In Daniel chapter 9 we read the account of an extensive prayer offered by Daniel to God. Let us notice three things: 1. The man who offered this prayer. 2. The prayer he offered. 3. The answer given.
Daniel is a man in the Bible who is strongly associated with prayer. He was a praying man. Such may not be said of every man, though given we all live in God’s creation and are accountable to him, all should be praying persons. It is clear from scripture that Daniel – one of the captive Jews in Babylon and latterly Persia – was man of great gifts and talents. Doubtless the wisdom of the man and his rise to power in two great world empires, was in the providence of God. How sad to think of people in positions of power being so unlike godly Daniel. Surely, of all people, such as have great power and responsibility ought to be people who pray. In the present Coronavirus trouble, how good it would be if our rulers would humble themselves before God as Daniel did.
This, humbling himself before God comes out as a striking theme of Daniel’s prayer in chapter 9. Note that he set his face to pray. He did not rush to pray but considered well the God to whom he addressed himself. Here is a lesson for us. If we think upon what the Bible tells us about God, we might be the more encouraged in our life of prayer. Yea, even the heavens declare the glory of God and so we are surrounded by that which reveals the glory of the God we call upon, whether by day or night. As we can see from chapter 9, Daniel’s prayer has much of confession of sin. Is confession of sin a feature of our prayers to God? The sinner who seeks to come before God in prayer, should be struck with a need to confess his sin and ask for mercy through Christ. Note that Daniel feels his sin is a part of the sin of the whole nation. Take verse 5 as an example, ‘We have sinned, and have committed iniquity, and have done wickedly, and have rebelled, even by departing from thy precepts and from thy judgments…’ As well as confession of sin, there is in Daniel’s prayer, a seeking the favour of God for Jerusalem and His covenant people. For example in verses 18 and 19:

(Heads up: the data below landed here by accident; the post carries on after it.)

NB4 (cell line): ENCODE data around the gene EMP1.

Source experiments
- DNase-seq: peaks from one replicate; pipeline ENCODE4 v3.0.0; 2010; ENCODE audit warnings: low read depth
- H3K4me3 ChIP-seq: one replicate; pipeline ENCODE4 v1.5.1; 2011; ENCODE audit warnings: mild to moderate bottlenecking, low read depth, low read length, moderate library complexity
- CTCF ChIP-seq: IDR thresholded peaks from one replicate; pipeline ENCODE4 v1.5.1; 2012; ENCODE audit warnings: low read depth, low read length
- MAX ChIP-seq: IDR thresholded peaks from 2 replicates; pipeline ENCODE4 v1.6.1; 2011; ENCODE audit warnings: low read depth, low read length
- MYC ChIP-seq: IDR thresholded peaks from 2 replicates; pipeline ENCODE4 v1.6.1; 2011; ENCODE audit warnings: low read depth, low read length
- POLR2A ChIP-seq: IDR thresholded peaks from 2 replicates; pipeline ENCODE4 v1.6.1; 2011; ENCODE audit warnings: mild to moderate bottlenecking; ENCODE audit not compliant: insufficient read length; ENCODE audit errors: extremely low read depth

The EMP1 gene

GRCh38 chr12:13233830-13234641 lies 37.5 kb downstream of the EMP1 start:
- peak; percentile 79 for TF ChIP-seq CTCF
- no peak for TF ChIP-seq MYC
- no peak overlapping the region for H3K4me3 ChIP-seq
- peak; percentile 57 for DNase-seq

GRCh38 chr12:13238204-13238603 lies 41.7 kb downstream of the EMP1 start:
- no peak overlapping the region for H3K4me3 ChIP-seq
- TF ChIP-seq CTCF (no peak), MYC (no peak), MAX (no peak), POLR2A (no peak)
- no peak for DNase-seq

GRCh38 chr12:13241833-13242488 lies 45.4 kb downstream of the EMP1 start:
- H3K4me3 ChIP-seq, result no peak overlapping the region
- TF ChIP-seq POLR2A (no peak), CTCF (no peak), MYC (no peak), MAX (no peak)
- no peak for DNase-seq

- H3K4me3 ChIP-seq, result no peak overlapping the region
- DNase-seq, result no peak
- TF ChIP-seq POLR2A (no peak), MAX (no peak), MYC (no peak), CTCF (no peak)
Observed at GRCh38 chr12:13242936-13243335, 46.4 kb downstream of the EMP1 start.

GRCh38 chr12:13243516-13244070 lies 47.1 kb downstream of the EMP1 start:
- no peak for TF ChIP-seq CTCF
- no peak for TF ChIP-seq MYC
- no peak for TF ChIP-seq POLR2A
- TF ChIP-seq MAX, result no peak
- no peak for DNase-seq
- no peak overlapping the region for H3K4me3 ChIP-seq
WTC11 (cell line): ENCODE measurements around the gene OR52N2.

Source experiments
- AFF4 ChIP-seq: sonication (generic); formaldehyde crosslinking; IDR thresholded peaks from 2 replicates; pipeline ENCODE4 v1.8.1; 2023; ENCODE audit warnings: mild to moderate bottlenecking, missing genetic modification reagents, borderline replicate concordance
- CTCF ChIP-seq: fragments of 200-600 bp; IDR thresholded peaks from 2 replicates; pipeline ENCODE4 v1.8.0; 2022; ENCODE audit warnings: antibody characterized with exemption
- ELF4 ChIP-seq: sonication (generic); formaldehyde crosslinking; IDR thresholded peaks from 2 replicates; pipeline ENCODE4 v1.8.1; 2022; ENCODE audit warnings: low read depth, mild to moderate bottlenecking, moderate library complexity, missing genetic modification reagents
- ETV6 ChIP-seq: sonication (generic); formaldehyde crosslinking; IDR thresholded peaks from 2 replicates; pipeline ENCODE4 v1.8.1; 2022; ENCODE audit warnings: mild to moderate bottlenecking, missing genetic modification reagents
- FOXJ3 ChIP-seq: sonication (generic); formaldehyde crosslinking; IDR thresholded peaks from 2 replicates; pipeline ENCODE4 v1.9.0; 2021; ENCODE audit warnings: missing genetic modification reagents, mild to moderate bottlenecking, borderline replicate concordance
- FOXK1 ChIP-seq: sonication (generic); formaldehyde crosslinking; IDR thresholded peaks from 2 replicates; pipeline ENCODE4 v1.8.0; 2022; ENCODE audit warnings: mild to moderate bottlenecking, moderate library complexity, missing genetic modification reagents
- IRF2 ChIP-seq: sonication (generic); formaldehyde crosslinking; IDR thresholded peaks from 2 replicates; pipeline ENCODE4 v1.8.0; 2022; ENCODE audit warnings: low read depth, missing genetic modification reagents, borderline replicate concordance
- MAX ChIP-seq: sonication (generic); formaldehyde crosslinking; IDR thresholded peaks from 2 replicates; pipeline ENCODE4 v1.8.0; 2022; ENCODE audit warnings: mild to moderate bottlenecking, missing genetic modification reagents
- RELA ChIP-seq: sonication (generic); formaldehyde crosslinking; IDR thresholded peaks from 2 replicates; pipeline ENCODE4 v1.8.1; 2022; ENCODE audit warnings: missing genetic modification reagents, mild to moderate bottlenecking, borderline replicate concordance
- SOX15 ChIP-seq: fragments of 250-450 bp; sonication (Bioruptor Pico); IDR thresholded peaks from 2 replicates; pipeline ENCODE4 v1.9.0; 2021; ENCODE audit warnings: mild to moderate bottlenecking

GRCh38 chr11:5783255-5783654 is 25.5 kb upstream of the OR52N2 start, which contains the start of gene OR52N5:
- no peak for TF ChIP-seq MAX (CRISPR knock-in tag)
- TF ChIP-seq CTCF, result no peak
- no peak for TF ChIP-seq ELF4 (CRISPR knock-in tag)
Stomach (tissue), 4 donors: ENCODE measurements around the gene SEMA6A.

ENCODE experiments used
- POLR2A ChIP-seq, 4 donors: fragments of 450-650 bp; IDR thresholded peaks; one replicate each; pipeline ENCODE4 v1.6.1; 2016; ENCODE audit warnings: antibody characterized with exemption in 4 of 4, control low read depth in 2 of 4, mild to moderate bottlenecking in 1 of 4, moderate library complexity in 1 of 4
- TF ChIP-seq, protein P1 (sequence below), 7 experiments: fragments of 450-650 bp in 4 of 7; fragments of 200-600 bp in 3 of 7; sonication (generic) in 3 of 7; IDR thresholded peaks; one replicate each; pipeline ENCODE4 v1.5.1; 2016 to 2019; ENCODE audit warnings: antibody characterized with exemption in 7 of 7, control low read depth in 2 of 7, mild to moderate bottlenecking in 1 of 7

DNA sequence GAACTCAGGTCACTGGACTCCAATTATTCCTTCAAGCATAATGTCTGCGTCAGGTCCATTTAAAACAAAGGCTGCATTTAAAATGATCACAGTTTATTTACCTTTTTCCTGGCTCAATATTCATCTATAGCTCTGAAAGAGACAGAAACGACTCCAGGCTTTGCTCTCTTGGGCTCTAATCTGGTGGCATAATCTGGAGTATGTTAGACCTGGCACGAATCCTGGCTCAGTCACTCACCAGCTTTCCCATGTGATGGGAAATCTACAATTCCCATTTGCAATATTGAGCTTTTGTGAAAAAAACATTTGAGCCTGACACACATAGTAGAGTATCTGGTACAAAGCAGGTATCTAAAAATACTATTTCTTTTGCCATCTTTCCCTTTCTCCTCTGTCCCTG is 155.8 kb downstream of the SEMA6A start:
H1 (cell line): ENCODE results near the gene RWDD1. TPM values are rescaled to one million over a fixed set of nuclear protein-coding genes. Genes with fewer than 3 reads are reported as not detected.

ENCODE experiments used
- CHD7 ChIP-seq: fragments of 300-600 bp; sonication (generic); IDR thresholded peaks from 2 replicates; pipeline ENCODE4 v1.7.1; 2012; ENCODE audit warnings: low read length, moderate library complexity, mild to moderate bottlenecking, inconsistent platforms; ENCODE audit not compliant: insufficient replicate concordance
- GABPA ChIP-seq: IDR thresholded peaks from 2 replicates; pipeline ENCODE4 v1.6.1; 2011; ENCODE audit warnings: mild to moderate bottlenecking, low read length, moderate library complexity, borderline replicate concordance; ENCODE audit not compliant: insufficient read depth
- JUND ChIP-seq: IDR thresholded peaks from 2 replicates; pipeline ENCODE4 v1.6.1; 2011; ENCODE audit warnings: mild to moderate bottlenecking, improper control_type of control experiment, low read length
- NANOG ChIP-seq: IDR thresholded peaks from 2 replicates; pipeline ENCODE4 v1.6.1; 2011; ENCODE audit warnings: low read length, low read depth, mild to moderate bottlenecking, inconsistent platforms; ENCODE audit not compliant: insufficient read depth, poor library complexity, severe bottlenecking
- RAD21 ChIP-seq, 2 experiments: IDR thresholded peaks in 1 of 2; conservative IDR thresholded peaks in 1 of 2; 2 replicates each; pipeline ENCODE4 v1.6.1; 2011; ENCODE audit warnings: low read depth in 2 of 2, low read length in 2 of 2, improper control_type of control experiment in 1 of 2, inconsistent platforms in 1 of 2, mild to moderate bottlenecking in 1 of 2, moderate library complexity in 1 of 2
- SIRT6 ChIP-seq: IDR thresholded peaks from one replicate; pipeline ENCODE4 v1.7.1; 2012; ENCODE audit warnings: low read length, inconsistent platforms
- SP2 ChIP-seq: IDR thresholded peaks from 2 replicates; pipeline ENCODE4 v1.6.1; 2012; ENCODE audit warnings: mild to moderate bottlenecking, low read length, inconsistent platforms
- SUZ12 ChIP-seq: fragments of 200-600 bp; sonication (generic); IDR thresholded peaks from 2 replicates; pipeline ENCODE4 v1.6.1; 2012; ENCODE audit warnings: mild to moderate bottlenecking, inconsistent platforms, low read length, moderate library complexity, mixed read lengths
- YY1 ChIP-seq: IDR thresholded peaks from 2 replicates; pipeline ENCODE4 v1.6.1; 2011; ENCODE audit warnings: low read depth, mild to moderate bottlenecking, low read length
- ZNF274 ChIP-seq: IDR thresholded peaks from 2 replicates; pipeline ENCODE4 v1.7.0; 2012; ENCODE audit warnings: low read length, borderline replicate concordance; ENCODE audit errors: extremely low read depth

“O my God, incline thine ear, and hear; open thine eyes, and behold our desolations, and the city which is called by thy name: for we do not present our supplications before thee for our righteousnesses, but for thy great mercies. O Lord, hear; O Lord, forgive; O Lord, hearken and do; defer not, for thine own sake, O my God: for thy city and thy people are called by thy name.”
It was as Daniel was praying that God gave him an answer. The angel Gabriel was sent with a message of peace and assurance of the coming of the Messiah. The praying man is called one ‘greatly beloved.’ So too the Christian, confessing sin and seeking pardon, mercy and blessing in and through Christ Jesus. Gabriel reveals wonderful things concerning the Messiah – which of course find their fulfillment in the Lord Jesus Christ. Indeed, we need only turn to Luke chapter 1 to find the same Gabriel appearing to Zacharias in the Temple at Jerusalem and Mary in Nazareth. The incarnation of the Messiah is announced by the same angel to Mary who spoke with Daniel about the coming Messiah!
So there is great encouragement for us to address ourselves to God in prayer, seeking the seriousness, confession of sin and earnest supplication for mercy shown by Daniel in his prayer.
G B Macdonald